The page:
The Detroit Lions finished their fourth day of training camp on Tuesday, practicing for the first time in full gear.
Lions head coach Jim Schwartz was pleased with how his team performed.
"The thing I liked about it was the first time in pads and it’s also probably the hottest day that we’ve had; humidity is up a little bit, so it was a good day to get through," he said. "It was our longest day on the practice field. I think we were all together two hours and about 14 minutes or so. It was a pretty good day for them.
"I am happy with the pace; there are a lot of things we can clean up, but for the first day in pads, I liked what I saw."
Schwartz noted the competition spike between the offense and the defense.
While Detroit's defense, much maligned a year ago, seems to be adjusting well to the bigger, most physical mantra established by Schwartz and defensive coordinator Gunther Cunningham (the first couple of weeks in any NFL training camp is traditionally "owned" by the defense), Detroit's offense showed up as well.
"Watching that nine-on-eight drill and to see the defense stone the offense on one play and then the offense get the better of them the next play, that’s good competition," he remarked.
Stafford Continues To Impress
Among those who stood out in pads was, surprise, surprise, rookie quarterback Matthew Stafford. Although he didn't complete a touchdown pass during a goal-line drill (Daunte Culpepper did, however), Stafford's laser-guided missiles throughout the day continued to spark enthusiasm from everyone in attendance, including offensive coordinator -- and the person who will ultimately determine who starts at quarterback -- Scott Linehan.
Linehan has been pleased with the progress of each quarterback, yet commented highly on Stafford, who many both privately and publicly believe is already distancing himself and en route to earn more repetitions with the first-team.
"I don't feel like I'm coaching or talking to a rookie when we work with him," said Linehan after Tuesday's only practice session. "I know you hear of that -- and it's not just talking, saying that's how it is because he was the No. 1 pick and all that stuff.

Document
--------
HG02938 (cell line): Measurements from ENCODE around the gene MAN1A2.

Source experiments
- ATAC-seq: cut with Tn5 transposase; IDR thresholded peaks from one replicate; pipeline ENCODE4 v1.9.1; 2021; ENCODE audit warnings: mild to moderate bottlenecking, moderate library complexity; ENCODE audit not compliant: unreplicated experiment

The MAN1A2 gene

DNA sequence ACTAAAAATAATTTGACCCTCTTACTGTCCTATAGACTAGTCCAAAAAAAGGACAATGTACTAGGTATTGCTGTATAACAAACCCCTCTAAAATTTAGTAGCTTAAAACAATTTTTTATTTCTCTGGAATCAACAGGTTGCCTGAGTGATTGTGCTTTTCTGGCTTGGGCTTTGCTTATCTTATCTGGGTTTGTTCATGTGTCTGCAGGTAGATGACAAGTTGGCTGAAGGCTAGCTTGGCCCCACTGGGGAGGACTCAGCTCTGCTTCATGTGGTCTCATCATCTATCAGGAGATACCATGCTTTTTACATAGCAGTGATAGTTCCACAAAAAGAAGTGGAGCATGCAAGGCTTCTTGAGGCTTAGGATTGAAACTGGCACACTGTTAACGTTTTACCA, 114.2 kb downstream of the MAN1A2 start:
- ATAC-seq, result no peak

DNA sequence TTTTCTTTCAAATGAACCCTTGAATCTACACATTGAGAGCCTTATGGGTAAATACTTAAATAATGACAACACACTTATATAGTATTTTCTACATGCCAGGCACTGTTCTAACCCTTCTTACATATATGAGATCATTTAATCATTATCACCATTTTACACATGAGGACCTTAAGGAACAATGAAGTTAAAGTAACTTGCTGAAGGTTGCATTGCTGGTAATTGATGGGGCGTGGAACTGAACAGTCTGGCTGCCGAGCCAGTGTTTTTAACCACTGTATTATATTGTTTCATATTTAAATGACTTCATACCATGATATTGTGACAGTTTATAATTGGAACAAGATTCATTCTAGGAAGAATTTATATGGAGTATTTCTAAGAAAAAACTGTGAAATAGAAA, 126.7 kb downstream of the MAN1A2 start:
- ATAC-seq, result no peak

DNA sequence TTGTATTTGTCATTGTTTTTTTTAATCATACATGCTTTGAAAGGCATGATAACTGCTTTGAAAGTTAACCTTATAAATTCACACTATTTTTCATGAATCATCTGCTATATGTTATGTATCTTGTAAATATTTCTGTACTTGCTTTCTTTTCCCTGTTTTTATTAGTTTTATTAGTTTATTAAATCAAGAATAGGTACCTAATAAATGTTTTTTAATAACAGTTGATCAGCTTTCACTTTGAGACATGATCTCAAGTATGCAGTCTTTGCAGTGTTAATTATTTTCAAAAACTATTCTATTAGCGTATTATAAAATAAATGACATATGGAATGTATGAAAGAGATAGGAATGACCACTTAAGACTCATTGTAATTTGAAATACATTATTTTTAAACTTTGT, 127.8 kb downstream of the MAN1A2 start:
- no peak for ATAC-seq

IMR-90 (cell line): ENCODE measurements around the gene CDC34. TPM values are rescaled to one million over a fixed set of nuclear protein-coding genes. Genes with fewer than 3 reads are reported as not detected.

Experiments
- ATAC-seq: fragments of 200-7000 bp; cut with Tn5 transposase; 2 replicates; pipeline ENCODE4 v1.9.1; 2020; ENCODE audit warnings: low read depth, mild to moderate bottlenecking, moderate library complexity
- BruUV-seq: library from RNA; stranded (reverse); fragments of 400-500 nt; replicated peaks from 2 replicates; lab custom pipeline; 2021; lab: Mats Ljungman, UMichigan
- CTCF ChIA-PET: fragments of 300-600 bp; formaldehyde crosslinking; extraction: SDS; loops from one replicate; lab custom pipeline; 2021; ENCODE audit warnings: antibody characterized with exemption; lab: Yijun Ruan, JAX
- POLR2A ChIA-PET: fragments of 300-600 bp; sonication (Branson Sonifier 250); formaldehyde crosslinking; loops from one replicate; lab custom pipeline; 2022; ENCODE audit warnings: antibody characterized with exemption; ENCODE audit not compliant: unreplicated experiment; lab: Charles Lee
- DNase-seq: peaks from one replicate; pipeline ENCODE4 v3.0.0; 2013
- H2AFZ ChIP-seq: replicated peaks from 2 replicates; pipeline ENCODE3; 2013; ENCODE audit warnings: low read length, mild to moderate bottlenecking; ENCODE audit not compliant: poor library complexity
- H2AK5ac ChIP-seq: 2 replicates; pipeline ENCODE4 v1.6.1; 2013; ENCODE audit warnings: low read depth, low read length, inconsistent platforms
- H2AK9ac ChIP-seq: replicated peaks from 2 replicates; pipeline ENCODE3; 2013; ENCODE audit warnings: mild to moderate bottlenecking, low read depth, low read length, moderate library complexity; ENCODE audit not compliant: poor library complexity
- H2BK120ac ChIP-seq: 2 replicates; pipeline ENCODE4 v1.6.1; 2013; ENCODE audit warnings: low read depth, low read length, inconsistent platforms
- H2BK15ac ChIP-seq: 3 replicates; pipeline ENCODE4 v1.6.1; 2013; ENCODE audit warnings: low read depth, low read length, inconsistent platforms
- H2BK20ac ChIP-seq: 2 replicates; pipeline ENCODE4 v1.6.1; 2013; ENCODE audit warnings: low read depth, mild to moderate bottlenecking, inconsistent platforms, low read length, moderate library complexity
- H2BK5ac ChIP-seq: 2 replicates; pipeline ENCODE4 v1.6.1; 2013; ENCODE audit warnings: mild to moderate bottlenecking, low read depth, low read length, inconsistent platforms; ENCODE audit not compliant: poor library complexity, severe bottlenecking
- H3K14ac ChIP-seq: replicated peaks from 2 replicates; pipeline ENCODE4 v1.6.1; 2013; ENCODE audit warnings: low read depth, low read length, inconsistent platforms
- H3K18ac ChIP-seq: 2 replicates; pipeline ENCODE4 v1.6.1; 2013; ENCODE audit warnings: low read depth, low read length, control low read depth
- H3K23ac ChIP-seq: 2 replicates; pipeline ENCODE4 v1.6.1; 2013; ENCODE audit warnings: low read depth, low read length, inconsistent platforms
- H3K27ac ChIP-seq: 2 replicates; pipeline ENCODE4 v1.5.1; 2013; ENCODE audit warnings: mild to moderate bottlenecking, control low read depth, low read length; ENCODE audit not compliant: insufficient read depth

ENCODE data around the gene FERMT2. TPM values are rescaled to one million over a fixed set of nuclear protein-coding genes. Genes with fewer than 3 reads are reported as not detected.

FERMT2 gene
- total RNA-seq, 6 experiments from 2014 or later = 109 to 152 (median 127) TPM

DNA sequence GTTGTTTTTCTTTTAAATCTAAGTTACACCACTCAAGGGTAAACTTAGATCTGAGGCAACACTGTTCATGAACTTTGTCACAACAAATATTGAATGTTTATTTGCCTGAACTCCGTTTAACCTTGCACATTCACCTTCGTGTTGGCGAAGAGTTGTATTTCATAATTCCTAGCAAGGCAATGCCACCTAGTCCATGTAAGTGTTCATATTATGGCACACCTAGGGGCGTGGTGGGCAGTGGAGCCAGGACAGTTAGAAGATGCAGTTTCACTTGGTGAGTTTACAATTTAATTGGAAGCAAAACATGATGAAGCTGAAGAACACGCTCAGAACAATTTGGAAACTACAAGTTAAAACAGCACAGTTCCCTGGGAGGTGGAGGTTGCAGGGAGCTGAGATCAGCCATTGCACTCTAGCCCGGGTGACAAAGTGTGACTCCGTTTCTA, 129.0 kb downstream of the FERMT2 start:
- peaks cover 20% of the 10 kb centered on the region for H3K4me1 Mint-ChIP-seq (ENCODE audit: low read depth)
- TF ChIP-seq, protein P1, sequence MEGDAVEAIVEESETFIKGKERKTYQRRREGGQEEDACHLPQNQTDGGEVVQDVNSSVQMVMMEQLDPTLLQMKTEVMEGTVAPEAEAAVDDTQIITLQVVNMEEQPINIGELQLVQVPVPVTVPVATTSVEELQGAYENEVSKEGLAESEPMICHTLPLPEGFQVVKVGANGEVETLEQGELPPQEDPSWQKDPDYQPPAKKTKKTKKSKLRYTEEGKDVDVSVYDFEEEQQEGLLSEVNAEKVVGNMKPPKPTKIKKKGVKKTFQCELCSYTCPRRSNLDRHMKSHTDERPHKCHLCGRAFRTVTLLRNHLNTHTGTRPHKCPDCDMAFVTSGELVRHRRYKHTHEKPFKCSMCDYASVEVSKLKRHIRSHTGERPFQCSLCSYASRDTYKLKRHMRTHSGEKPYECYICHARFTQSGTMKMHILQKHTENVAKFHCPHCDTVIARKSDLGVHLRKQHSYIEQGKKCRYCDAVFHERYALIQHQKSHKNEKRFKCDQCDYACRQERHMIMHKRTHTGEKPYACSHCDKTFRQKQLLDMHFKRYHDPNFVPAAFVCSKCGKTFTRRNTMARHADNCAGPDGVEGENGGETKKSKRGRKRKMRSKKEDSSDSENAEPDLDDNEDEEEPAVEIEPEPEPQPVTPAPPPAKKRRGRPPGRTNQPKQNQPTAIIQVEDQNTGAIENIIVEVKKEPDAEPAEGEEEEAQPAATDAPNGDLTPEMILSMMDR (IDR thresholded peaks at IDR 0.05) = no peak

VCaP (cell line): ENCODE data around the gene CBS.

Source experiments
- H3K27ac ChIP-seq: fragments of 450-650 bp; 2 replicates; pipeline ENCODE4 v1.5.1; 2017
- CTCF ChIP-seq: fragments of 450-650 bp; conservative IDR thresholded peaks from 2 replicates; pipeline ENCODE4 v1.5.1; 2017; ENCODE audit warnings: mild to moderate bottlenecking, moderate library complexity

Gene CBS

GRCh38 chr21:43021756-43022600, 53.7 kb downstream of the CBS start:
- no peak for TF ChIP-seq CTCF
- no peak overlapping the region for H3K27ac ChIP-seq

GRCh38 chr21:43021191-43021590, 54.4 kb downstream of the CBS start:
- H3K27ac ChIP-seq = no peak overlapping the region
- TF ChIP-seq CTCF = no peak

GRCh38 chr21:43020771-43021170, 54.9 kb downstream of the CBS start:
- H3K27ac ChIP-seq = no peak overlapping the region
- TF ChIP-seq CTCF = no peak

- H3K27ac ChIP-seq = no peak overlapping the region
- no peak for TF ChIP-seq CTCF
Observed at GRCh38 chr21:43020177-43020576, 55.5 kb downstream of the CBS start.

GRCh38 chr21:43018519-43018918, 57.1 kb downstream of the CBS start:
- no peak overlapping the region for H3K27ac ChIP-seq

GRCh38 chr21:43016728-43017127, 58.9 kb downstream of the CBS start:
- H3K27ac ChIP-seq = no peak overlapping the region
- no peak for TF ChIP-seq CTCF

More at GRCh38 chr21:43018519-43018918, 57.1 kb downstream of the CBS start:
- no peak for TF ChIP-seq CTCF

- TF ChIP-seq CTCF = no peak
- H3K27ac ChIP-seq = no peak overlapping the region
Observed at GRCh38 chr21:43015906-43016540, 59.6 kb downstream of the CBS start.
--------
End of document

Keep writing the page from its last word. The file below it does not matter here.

"He has a very natural feel for the game and understands concepts, he can translate things he's done before to what he is doing now without a lot of repetition. (He's) pretty impressive that way."
Linehan noted that Stafford's Pro-Style roots in both high school and college has helped ease the rookie's transition, negating the need to "coach up" Stafford, or correct any poor mechanics.
Instead, Stafford has simply hit the ground running.
"He shot the ball down the field (in the past), attacked all parts of the field with the passing game and did a great job of running their run game," added Linehan. "I would just go a different direction ... and say it's actually really prepared him for what he's doing."
Despite the praise tossed upon Stafford, Linehan pointed out that it's still early. And despite the team's August 15 exhibition opener looming, there was still much to sort out.
"They're being evaluated on a daily basis, on a period basis, on a situational basis and on how they play," he cautioned.
"As we get deeper into camp, obviously we'll be faced with making that decision and it will all take care of itself. I've always been under the philosophy that the cream always rises to the top. I just think the competition is going to bring out the best in all of them. "